Military sources said the LAV-3 – its inherent tippiness exaggerated by armour plates added recently to protect soldiers from explosions – rolled over after a civilian car with no headlights suddenly appeared out of the dark.
“Inherent tippiness” according to “military sources”. That, um, leaves a lot of wiggle room, I think. Also, don’t miss the fact that that paragraph is a ‘twofer’. You noticed how add-on armor was implicated in the event as well, didn’t you? And then there’s this in an article entitled Military vehicle in fatal accident has history of rollovers:
Documents obtained through Access to Information laws show the army was warned in May 2004 that “speed and driver inexperience” were frequent causes of rollovers involving the LAV III.
A two-page briefing memo prepared for military leaders said the armoured vehicle is limited in the type of terrain it can handle.
I find this a bit interesting because the article seems to use the report as a cornerstone to build its anti-LAV angle from. Except that both factors are not problems with the vehicle itself, but problems with the drivers or the way it’s used. Despite a slightly bizarre claim by POGO that training was a “band-aid” solution to Stryker driver inexperience with add-on slat armor, it’s obvious that training is how you overcome inexperience. I’m reminded that the first Stryker brigade shredded a ton of tires when they first acquired their vehicles, but as driver experience and training increased, lost tires decreased dramatically. Training and re-training is where it’s at in the military. In this particular case, the driver had four years of experience behind the wheel of an LAV, so I doubt that driver inexperience is at fault this time. And if speed was a factor, or maybe the use of the vehicle in terrain that it can’t handle, that again comes down to factors unrelated directly to the vehicle.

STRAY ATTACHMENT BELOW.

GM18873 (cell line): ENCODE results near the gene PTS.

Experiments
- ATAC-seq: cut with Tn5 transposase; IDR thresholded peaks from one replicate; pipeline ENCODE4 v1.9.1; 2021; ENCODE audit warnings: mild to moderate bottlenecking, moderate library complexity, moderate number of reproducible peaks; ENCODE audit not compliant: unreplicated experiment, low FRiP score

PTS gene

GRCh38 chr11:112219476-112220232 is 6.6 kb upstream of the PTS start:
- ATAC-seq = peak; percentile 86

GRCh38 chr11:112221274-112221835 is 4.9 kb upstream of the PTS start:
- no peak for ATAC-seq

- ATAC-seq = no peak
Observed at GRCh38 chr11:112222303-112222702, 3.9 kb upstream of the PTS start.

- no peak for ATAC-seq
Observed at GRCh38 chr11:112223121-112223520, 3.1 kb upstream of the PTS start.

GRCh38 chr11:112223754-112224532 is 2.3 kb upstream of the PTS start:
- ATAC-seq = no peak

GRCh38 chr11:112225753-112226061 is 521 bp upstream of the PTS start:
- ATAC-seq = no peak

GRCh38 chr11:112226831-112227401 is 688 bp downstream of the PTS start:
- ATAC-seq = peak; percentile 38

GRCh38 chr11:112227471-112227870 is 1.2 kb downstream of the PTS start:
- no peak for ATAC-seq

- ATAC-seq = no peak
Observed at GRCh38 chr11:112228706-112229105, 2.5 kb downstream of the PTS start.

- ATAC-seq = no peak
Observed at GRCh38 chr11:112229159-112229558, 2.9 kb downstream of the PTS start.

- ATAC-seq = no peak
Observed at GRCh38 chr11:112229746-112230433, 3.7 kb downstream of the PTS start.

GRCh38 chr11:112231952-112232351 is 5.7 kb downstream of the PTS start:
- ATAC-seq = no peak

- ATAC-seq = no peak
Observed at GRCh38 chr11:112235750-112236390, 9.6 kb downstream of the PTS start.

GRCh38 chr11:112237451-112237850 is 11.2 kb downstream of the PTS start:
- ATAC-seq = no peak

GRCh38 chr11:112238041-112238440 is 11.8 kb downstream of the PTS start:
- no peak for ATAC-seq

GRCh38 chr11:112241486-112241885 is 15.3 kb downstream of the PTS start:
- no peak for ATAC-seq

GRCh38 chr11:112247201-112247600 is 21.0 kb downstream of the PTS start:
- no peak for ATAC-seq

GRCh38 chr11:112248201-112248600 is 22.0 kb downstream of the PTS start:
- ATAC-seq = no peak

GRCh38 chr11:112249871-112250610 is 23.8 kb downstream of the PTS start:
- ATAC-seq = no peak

If you read the report note (1 page .pdf) that the story refers to, you’ll see exactly that training seems to have overcome the driver inexperience problems and that steep embankments or collapsing terrain were responsible for the rest. I’m not exactly sure where “speed” comes into it, though.
And how about this:
Like many armoured vehicles and SUVs, the LAV-3s can roll over under certain conditions.